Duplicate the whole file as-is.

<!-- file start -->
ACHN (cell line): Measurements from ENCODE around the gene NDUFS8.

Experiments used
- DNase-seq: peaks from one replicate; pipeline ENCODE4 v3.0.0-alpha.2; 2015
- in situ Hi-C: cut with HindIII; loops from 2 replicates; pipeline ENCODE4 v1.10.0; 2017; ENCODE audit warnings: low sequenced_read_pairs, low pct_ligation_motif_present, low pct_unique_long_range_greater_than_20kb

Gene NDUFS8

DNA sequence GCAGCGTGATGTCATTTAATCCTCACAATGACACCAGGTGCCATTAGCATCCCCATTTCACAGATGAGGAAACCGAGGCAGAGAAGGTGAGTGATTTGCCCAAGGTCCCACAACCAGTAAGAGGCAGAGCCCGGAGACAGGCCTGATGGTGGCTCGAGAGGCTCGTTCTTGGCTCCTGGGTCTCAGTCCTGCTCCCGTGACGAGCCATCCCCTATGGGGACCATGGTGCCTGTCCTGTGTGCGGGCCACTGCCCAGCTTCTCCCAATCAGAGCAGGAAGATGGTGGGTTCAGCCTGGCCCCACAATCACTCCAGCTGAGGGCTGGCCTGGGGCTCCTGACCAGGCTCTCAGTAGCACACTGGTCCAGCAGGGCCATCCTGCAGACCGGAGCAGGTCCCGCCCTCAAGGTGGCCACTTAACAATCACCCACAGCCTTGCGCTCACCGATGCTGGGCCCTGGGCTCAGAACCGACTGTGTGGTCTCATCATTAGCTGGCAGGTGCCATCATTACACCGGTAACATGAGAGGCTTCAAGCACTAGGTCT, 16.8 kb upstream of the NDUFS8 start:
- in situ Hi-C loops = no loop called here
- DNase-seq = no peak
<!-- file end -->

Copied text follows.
ACHN (cell line): Measurements from ENCODE around the gene NDUFS8.

Experiments used
- DNase-seq: peaks from one replicate; pipeline ENCODE4 v3.0.0-alpha.2; 2015
- in situ Hi-C: cut with HindIII; loops from 2 replicates; pipeline ENCODE4 v1.10.0; 2017; ENCODE audit warnings: low sequenced_read_pairs, low pct_ligation_motif_present, low pct_unique_long_range_greater_than_20kb

Gene NDUFS8

DNA sequence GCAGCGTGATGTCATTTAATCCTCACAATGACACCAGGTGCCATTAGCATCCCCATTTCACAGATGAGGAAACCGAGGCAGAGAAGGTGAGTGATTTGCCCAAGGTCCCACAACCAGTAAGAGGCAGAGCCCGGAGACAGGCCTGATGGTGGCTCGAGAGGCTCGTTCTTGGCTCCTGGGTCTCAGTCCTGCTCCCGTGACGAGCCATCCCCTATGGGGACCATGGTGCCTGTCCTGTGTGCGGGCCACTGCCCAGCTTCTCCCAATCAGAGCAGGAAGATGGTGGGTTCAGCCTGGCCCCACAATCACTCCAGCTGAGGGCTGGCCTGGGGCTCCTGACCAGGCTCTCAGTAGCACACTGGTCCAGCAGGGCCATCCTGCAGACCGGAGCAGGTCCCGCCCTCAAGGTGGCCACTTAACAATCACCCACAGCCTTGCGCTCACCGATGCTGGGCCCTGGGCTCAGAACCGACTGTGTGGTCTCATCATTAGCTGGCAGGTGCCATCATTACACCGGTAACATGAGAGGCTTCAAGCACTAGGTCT, 16.8 kb upstream of the NDUFS8 start:
- in situ Hi-C loops = no loop called here
- DNase-seq = no peak